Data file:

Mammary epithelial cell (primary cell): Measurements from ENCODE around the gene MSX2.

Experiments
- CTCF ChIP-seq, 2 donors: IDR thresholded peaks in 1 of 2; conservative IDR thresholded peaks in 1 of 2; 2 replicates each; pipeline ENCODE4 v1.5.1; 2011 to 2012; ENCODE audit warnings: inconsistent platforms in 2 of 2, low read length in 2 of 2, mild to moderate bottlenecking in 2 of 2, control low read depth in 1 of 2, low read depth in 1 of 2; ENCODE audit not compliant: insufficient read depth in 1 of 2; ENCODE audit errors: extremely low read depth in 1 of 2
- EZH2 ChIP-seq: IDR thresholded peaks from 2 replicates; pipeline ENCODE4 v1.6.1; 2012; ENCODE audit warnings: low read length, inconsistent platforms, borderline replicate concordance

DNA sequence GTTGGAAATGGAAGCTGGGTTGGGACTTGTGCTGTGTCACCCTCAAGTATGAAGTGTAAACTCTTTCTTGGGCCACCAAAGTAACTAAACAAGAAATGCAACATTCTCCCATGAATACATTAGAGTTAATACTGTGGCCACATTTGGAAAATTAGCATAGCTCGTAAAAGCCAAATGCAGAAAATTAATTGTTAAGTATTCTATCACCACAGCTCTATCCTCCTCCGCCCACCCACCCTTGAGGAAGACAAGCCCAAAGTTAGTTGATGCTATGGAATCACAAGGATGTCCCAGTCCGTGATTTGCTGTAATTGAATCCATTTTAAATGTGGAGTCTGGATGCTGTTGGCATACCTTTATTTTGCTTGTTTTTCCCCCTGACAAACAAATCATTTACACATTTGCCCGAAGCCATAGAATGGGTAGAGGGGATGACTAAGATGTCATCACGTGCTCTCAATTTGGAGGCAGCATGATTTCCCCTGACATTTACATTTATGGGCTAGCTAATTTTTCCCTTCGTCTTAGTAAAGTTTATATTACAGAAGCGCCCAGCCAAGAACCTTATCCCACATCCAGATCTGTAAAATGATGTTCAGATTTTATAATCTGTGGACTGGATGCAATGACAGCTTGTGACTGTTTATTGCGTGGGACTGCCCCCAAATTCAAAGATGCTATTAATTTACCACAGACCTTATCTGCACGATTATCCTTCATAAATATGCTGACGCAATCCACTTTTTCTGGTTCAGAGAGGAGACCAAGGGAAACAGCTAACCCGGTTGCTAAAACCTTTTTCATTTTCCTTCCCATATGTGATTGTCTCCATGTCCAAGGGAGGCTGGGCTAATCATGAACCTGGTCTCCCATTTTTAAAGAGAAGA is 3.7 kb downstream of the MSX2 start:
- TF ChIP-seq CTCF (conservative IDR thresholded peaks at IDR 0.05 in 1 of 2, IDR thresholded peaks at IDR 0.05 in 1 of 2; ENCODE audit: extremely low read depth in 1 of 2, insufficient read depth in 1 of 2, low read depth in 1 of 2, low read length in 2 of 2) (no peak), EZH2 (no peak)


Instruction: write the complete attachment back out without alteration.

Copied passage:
Mammary epithelial cell (primary cell): Measurements from ENCODE around the gene MSX2.

Experiments
- CTCF ChIP-seq, 2 donors: IDR thresholded peaks in 1 of 2; conservative IDR thresholded peaks in 1 of 2; 2 replicates each; pipeline ENCODE4 v1.5.1; 2011 to 2012; ENCODE audit warnings: inconsistent platforms in 2 of 2, low read length in 2 of 2, mild to moderate bottlenecking in 2 of 2, control low read depth in 1 of 2, low read depth in 1 of 2; ENCODE audit not compliant: insufficient read depth in 1 of 2; ENCODE audit errors: extremely low read depth in 1 of 2
- EZH2 ChIP-seq: IDR thresholded peaks from 2 replicates; pipeline ENCODE4 v1.6.1; 2012; ENCODE audit warnings: low read length, inconsistent platforms, borderline replicate concordance

DNA sequence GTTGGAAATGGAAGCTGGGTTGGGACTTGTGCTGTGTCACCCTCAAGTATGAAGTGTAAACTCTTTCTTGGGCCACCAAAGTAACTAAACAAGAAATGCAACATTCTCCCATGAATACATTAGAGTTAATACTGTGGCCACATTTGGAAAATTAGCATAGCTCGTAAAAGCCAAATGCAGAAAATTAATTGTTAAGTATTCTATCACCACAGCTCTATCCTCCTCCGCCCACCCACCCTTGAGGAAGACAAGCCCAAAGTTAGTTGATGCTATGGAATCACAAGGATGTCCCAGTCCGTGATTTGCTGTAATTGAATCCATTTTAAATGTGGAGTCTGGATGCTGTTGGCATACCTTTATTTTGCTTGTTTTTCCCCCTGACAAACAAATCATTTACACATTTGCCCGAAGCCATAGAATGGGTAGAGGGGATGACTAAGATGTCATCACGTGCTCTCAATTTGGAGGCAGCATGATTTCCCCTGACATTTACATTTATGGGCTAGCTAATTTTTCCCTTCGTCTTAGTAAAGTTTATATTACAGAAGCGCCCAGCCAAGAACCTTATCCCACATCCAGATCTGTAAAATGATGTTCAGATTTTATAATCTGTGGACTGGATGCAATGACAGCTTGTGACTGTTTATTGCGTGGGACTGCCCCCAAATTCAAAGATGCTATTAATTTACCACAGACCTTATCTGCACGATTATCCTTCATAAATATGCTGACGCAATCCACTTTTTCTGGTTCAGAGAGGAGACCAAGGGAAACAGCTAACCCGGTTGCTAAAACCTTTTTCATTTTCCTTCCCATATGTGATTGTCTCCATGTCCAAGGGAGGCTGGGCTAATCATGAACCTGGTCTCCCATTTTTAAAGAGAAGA is 3.7 kb downstream of the MSX2 start:
- TF ChIP-seq CTCF (conservative IDR thresholded peaks at IDR 0.05 in 1 of 2, IDR thresholded peaks at IDR 0.05 in 1 of 2; ENCODE audit: extremely low read depth in 1 of 2, insufficient read depth in 1 of 2, low read depth in 1 of 2, low read length in 2 of 2) (no peak), EZH2 (no peak)